China and Japan begin fresh round of talks on East China Sea gas debate

China and Japan began a fresh round of talks Monday on disputed underwater gas deposits in the East China Sea , Japanese officials said.

It was the fourth time negotiators from both sides were meeting to talk about their overlapping claims to an area near Okinawa rich in oil and gas reserves.

The two-day talks between Kenichiro Sasae, head of the Japanese Foreign Ministry's Asia-Oceania Bureau, and his Chinese counterpart, Hu Zhengyao, will focus on China 's response to a Japanese proposal on joint development.

"We have already presented our position, and are expecting to hear what the Chinese side thinks about this," Sasae was quoted as saying by Japan 's Kyodo News agency.

Earlier Monday, Sasae also met with Chinese Vice Foreign Minister Wu Dawei, who in January mediated discussions between North Korean and American negotiators to six-nation disarmament talks on the North's nuclear program.

"They discussed the North Korea nuclear issue and six-party talks," said an official with the Japanese Embassy in Beijing who spoke on condition of anonymity, citing the embassy's policy.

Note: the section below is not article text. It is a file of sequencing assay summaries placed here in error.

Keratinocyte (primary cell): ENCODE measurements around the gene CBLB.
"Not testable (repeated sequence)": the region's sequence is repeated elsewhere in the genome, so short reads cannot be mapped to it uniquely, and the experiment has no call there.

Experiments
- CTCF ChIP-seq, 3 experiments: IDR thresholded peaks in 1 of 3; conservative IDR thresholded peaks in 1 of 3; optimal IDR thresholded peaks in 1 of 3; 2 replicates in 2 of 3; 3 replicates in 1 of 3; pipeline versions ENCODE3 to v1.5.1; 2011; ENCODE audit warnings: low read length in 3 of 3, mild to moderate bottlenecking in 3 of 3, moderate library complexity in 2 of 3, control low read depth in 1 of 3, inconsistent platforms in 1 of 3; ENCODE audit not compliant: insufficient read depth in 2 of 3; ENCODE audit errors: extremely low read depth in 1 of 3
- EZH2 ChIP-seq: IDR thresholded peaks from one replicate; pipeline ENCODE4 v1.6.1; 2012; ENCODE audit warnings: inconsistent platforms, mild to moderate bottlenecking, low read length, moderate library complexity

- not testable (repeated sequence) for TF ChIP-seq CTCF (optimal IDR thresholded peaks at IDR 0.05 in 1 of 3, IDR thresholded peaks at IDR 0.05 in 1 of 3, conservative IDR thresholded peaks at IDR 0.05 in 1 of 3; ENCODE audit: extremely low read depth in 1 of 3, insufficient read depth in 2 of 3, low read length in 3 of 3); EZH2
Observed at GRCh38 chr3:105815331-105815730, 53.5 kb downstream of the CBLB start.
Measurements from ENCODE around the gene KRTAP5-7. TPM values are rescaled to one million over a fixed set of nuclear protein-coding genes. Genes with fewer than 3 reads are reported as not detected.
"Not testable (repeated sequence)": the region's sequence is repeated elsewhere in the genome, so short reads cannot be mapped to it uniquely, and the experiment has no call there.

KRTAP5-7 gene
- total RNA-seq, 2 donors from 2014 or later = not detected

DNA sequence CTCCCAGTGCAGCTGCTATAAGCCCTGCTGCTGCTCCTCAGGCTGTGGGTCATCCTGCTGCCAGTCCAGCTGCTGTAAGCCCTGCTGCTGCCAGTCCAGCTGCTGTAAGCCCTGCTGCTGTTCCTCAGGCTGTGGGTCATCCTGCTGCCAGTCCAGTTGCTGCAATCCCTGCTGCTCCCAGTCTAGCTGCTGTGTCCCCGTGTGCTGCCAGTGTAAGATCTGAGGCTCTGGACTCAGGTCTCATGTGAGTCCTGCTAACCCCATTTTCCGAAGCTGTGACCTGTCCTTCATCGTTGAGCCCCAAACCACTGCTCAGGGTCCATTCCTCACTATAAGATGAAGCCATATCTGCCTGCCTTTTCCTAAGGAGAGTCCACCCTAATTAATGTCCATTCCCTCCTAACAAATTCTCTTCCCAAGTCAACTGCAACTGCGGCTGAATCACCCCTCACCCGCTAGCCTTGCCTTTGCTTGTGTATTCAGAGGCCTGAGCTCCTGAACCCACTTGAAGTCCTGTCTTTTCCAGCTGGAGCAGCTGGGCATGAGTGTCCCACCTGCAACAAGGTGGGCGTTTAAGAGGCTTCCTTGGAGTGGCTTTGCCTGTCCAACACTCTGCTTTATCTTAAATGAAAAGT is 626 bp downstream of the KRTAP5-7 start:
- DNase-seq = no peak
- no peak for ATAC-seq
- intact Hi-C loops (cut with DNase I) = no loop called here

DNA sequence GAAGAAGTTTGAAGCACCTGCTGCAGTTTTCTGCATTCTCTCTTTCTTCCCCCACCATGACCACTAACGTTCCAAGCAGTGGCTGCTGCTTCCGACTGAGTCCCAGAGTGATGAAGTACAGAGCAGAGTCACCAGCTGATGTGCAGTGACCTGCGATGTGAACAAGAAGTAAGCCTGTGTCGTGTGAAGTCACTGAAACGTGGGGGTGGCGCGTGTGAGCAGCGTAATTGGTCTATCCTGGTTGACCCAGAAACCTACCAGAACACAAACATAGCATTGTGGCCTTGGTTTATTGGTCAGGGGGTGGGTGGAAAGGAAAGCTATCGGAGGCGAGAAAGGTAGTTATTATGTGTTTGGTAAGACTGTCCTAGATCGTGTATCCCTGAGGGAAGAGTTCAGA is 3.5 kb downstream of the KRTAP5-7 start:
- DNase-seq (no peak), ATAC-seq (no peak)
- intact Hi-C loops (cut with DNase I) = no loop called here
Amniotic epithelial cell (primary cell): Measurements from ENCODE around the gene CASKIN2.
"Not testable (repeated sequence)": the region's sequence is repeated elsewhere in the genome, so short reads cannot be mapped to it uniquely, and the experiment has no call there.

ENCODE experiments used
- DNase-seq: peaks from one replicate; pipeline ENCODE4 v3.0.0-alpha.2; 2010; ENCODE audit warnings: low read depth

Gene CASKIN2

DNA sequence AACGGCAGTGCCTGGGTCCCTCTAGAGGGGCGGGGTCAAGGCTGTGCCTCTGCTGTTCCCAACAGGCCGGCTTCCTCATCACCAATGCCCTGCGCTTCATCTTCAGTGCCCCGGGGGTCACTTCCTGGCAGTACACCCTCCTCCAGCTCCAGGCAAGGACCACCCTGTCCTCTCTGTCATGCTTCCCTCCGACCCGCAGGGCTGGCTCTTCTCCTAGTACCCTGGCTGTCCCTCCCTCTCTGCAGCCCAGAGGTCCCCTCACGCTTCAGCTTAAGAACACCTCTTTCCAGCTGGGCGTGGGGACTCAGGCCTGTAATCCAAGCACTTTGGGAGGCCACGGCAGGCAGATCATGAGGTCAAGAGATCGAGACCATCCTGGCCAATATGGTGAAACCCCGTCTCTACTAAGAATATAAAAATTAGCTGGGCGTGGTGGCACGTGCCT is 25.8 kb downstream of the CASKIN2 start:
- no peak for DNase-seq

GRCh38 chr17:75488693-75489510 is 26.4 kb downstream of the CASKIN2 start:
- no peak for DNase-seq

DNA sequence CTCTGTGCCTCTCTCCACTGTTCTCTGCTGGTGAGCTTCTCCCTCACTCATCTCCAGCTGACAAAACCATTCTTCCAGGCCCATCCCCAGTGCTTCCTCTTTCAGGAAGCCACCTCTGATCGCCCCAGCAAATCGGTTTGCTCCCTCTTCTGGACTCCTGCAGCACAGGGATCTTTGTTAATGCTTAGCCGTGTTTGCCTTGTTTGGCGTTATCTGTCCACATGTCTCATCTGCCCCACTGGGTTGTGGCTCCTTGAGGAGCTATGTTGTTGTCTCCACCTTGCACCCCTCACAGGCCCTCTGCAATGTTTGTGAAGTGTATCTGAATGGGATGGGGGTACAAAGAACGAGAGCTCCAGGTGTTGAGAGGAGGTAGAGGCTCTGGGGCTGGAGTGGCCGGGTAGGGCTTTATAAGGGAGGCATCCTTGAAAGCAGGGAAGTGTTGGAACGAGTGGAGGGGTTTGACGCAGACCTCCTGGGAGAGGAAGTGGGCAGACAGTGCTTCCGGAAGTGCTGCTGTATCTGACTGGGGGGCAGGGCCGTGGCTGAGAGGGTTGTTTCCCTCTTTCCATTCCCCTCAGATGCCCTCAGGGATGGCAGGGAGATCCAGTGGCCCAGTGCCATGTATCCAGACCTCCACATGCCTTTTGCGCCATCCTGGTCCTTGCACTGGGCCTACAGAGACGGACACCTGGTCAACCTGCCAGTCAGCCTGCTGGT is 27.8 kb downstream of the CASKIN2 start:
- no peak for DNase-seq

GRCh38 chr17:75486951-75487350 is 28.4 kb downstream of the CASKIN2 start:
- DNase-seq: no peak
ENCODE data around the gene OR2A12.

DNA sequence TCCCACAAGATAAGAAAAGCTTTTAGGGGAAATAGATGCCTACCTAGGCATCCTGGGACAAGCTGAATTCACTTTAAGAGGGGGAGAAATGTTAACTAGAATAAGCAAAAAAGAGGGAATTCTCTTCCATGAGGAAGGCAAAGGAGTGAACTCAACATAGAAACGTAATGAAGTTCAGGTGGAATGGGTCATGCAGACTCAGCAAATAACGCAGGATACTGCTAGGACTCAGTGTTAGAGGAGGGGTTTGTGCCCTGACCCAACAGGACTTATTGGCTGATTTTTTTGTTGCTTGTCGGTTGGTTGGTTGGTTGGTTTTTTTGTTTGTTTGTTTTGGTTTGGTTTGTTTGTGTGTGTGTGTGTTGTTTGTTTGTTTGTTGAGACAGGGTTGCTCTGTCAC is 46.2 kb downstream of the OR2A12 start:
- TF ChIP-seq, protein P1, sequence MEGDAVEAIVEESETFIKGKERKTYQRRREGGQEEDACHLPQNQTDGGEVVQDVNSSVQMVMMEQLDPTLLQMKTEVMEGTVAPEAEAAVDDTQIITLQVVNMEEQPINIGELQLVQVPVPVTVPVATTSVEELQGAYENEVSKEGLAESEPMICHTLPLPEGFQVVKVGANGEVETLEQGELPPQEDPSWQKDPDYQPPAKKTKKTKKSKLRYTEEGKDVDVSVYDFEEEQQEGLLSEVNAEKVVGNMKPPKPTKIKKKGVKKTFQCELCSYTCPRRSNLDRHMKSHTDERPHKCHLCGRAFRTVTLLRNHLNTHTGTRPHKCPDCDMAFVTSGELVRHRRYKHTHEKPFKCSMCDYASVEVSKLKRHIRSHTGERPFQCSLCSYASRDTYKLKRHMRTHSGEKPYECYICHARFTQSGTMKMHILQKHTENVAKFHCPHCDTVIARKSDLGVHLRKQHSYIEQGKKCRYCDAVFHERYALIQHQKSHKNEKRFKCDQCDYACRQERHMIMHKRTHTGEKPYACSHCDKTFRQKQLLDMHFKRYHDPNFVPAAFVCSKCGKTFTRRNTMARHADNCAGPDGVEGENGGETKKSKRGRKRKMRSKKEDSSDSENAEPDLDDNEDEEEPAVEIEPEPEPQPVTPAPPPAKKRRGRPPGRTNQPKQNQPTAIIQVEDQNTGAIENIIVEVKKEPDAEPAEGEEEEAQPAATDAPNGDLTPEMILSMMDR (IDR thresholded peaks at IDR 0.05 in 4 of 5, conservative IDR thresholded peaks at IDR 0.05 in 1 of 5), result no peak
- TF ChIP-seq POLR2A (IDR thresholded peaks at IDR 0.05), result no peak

"The Japanese side said that it is very important to resume six-party talks as soon as possible and also that it is very necessary to move ahead in order to resolve the nuclear issue."

The talks began in 2003 but have been stalled since November over Pyongyang 's anger at what it calls hostile U.S. policies. The other participants are South Korea and Russia .

While energy-hungry China and Japan are linked by billions of dollars of trade, aid and investment, relations have been strained in the past year because of clashes over their wartime history and China 's growing military power.

A recurring cause of tensions is Japanese Prime Minister Junichiro Koizumi's visits to a Tokyo shrine honoring the country's war dead, including convicted war criminals.

The last gas field talks were held in January in Beijing . The meetings have so far failed to produce any settlement.

Under the U.N. Convention on the Law of the Sea, coastal nations can claim an economic zone extending 370 kilometers (230 miles) from their shores.

Both Japan and China signed the treaty, but their claims overlap in the disputed area and the United Nations has until May 2009 to rule on the matter.

China has already extracted gas from one field, triggering protests from Japan , which fears the reserves might run dry, reports the AP.


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